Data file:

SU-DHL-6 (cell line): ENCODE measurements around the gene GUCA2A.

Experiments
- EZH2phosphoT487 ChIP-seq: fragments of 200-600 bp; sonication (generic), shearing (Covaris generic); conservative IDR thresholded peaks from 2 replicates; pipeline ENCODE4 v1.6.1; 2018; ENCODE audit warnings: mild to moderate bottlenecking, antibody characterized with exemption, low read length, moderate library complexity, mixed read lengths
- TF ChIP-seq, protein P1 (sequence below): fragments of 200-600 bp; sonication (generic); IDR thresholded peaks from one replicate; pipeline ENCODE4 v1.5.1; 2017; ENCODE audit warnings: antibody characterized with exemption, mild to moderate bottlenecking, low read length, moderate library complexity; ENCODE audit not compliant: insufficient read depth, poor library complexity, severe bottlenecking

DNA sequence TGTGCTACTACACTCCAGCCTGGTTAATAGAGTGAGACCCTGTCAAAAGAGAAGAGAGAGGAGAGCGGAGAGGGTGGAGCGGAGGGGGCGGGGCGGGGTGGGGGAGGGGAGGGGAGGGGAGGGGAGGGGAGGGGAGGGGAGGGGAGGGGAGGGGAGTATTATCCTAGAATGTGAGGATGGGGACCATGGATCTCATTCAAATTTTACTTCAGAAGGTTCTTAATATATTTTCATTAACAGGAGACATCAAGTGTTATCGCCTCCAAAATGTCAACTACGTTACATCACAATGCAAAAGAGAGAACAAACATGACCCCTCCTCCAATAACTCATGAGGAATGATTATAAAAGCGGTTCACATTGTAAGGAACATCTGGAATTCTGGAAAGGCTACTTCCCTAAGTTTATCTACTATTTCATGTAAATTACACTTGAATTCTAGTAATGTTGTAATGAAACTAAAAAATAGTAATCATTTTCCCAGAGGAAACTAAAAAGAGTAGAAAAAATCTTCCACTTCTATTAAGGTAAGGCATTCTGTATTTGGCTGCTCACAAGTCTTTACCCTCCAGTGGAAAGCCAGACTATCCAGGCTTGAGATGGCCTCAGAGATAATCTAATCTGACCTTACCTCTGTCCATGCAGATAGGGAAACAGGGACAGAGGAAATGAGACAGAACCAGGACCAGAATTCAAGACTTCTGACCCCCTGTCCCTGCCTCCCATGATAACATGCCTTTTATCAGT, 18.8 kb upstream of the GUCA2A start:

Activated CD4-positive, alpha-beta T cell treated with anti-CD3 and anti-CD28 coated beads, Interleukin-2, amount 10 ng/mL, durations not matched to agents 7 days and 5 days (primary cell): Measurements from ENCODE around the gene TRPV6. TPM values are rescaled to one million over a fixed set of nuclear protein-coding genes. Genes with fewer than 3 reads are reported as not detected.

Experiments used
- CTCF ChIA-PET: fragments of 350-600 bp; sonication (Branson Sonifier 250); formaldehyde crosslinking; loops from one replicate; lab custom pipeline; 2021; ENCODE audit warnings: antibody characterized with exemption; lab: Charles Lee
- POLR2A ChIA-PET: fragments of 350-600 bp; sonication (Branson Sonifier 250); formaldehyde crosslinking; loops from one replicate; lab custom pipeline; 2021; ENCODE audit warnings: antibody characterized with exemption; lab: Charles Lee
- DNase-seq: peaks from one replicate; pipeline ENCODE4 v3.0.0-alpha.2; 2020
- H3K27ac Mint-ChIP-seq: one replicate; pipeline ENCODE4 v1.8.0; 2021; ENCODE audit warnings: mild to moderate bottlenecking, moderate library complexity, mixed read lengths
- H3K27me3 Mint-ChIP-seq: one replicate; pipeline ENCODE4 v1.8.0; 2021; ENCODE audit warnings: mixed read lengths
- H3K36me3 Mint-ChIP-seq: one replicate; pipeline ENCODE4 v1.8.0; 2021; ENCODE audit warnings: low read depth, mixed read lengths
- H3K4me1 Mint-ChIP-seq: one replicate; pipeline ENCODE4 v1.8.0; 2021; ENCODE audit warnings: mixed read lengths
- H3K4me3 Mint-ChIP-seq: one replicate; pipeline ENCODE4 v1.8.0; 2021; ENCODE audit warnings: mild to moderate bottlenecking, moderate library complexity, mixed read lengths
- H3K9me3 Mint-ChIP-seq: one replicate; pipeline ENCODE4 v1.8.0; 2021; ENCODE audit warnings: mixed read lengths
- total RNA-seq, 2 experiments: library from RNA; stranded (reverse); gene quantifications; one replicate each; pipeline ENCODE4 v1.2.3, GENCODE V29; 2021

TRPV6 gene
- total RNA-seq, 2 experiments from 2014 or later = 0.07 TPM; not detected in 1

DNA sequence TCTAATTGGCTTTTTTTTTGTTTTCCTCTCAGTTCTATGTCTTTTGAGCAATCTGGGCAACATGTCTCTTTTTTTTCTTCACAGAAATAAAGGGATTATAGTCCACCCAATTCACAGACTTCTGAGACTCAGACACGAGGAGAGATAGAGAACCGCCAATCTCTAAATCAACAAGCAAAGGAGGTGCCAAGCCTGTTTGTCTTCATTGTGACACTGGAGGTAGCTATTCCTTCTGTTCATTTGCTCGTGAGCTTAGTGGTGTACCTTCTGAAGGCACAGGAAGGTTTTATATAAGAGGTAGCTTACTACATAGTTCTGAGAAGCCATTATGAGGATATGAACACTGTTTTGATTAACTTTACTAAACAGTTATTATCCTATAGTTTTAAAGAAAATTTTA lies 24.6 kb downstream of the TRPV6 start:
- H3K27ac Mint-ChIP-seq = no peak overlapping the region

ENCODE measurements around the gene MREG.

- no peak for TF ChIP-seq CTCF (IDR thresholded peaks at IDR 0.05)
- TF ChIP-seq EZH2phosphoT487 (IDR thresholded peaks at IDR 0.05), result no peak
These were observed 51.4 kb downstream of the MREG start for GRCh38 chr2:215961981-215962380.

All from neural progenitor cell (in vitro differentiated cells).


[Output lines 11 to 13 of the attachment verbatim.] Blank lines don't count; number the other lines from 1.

- H3K27ac Mint-ChIP-seq: one replicate; pipeline ENCODE4 v1.8.0; 2021; ENCODE audit warnings: mild to moderate bottlenecking, moderate library complexity, mixed read lengths
- H3K27me3 Mint-ChIP-seq: one replicate; pipeline ENCODE4 v1.8.0; 2021; ENCODE audit warnings: mixed read lengths
- H3K36me3 Mint-ChIP-seq: one replicate; pipeline ENCODE4 v1.8.0; 2021; ENCODE audit warnings: low read depth, mixed read lengths